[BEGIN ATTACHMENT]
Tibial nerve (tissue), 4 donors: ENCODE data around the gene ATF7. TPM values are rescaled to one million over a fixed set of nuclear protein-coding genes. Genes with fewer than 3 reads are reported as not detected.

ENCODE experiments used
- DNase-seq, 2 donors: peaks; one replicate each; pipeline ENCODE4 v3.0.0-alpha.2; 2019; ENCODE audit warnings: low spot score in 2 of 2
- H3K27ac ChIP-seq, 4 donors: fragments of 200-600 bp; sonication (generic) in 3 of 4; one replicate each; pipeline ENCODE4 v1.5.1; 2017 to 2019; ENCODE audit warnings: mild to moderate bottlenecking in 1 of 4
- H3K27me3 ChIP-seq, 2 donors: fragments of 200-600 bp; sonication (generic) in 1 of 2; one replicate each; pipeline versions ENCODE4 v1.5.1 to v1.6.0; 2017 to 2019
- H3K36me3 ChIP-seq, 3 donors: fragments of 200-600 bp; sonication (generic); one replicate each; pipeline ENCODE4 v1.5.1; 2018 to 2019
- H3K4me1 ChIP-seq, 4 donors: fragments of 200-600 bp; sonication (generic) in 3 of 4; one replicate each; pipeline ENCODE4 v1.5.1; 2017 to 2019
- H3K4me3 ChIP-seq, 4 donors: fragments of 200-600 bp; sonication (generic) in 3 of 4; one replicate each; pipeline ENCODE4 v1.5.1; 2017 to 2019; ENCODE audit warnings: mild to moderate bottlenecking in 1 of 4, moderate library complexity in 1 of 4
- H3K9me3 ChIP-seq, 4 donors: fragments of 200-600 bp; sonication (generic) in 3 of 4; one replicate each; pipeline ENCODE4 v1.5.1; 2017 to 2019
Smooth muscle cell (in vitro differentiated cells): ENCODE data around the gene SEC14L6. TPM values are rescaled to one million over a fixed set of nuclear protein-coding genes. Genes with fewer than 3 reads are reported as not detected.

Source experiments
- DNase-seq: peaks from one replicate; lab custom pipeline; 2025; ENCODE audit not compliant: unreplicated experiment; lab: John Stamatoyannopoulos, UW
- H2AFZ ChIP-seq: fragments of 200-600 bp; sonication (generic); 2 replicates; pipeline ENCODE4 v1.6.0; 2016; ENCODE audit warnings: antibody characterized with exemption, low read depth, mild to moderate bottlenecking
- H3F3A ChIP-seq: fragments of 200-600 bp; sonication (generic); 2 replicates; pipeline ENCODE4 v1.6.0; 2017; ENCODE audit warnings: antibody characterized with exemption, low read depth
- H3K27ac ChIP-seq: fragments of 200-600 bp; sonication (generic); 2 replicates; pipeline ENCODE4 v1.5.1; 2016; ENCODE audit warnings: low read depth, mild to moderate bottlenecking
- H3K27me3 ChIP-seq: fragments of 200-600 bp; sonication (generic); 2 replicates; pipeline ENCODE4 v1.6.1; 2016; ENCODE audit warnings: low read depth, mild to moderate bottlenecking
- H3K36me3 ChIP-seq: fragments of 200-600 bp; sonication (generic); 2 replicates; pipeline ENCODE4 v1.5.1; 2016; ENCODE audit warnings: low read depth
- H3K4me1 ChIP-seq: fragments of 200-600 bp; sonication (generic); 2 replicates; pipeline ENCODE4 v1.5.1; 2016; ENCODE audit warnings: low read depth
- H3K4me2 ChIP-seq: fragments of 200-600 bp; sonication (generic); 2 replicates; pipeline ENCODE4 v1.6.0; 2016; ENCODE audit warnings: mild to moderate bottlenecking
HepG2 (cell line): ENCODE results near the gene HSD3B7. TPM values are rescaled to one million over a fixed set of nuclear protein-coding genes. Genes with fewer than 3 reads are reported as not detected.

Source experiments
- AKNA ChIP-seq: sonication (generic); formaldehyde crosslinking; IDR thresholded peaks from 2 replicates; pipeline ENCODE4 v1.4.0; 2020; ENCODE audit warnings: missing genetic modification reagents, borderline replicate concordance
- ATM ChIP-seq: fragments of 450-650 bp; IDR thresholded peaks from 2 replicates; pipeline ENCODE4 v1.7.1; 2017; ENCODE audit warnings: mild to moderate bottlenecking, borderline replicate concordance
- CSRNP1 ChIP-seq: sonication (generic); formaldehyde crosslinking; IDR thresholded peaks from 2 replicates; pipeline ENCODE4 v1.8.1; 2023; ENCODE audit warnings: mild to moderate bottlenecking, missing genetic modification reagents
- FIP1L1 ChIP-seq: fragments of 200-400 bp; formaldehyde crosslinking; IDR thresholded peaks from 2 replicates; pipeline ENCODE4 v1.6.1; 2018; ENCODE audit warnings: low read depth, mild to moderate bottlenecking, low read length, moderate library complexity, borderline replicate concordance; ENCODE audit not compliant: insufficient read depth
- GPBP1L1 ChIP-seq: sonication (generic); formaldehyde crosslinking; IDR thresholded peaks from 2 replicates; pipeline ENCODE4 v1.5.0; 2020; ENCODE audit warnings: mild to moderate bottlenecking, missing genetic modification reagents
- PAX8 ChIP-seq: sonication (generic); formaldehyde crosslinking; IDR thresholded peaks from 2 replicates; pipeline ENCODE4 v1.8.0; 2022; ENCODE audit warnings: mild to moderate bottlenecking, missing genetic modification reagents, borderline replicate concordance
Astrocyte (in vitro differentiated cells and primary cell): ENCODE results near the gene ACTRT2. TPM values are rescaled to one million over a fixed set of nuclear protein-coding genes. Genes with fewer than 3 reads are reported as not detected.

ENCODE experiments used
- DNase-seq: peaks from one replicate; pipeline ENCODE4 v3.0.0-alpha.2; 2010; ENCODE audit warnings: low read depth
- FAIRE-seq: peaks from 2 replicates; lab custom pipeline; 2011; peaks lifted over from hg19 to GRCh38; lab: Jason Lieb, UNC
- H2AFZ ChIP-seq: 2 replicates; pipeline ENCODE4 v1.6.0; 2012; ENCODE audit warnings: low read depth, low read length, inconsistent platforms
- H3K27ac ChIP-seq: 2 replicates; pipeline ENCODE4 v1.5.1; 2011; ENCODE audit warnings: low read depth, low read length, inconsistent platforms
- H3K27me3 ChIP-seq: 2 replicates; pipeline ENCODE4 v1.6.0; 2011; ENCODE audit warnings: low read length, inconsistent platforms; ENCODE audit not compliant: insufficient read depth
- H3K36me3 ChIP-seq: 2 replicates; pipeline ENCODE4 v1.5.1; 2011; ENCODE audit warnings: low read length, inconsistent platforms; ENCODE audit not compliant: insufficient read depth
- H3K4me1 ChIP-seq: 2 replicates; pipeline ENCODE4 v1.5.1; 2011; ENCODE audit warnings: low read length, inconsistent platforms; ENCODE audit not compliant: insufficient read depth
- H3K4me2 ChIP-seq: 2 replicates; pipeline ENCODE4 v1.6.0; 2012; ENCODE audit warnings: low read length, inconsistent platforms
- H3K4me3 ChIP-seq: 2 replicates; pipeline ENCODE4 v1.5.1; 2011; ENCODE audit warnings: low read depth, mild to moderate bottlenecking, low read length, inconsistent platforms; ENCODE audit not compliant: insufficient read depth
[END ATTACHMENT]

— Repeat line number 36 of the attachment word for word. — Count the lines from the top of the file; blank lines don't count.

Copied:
- H3K4me1 ChIP-seq: 2 replicates; pipeline ENCODE4 v1.5.1; 2011; ENCODE audit warnings: low read length, inconsistent platforms; ENCODE audit not compliant: insufficient read depth